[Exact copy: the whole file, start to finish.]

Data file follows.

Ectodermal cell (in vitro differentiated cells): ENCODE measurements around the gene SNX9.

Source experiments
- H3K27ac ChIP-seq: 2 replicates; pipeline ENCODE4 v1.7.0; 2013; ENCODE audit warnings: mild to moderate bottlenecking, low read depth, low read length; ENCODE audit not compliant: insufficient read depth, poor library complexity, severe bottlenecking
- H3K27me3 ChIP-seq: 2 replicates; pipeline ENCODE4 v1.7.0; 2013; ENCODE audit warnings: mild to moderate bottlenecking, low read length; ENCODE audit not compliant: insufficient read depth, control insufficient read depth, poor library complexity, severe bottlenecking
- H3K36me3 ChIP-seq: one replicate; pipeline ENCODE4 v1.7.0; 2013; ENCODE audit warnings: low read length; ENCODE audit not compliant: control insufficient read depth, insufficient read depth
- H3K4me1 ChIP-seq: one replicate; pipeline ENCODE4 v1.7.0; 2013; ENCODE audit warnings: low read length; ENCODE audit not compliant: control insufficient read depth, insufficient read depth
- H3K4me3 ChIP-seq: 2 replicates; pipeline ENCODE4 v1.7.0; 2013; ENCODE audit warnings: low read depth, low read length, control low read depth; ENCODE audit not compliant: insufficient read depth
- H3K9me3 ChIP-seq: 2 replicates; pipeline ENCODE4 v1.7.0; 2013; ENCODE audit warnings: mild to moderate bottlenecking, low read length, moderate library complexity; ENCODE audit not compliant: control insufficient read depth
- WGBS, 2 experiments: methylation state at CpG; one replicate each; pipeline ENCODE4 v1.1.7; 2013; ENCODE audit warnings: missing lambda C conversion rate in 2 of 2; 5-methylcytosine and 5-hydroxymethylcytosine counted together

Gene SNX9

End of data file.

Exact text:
Ectodermal cell (in vitro differentiated cells): ENCODE measurements around the gene SNX9.

Source experiments
- H3K27ac ChIP-seq: 2 replicates; pipeline ENCODE4 v1.7.0; 2013; ENCODE audit warnings: mild to moderate bottlenecking, low read depth, low read length; ENCODE audit not compliant: insufficient read depth, poor library complexity, severe bottlenecking
- H3K27me3 ChIP-seq: 2 replicates; pipeline ENCODE4 v1.7.0; 2013; ENCODE audit warnings: mild to moderate bottlenecking, low read length; ENCODE audit not compliant: insufficient read depth, control insufficient read depth, poor library complexity, severe bottlenecking
- H3K36me3 ChIP-seq: one replicate; pipeline ENCODE4 v1.7.0; 2013; ENCODE audit warnings: low read length; ENCODE audit not compliant: control insufficient read depth, insufficient read depth
- H3K4me1 ChIP-seq: one replicate; pipeline ENCODE4 v1.7.0; 2013; ENCODE audit warnings: low read length; ENCODE audit not compliant: control insufficient read depth, insufficient read depth
- H3K4me3 ChIP-seq: 2 replicates; pipeline ENCODE4 v1.7.0; 2013; ENCODE audit warnings: low read depth, low read length, control low read depth; ENCODE audit not compliant: insufficient read depth
- H3K9me3 ChIP-seq: 2 replicates; pipeline ENCODE4 v1.7.0; 2013; ENCODE audit warnings: mild to moderate bottlenecking, low read length, moderate library complexity; ENCODE audit not compliant: control insufficient read depth
- WGBS, 2 experiments: methylation state at CpG; one replicate each; pipeline ENCODE4 v1.1.7; 2013; ENCODE audit warnings: missing lambda C conversion rate in 2 of 2; 5-methylcytosine and 5-hydroxymethylcytosine counted together

Gene SNX9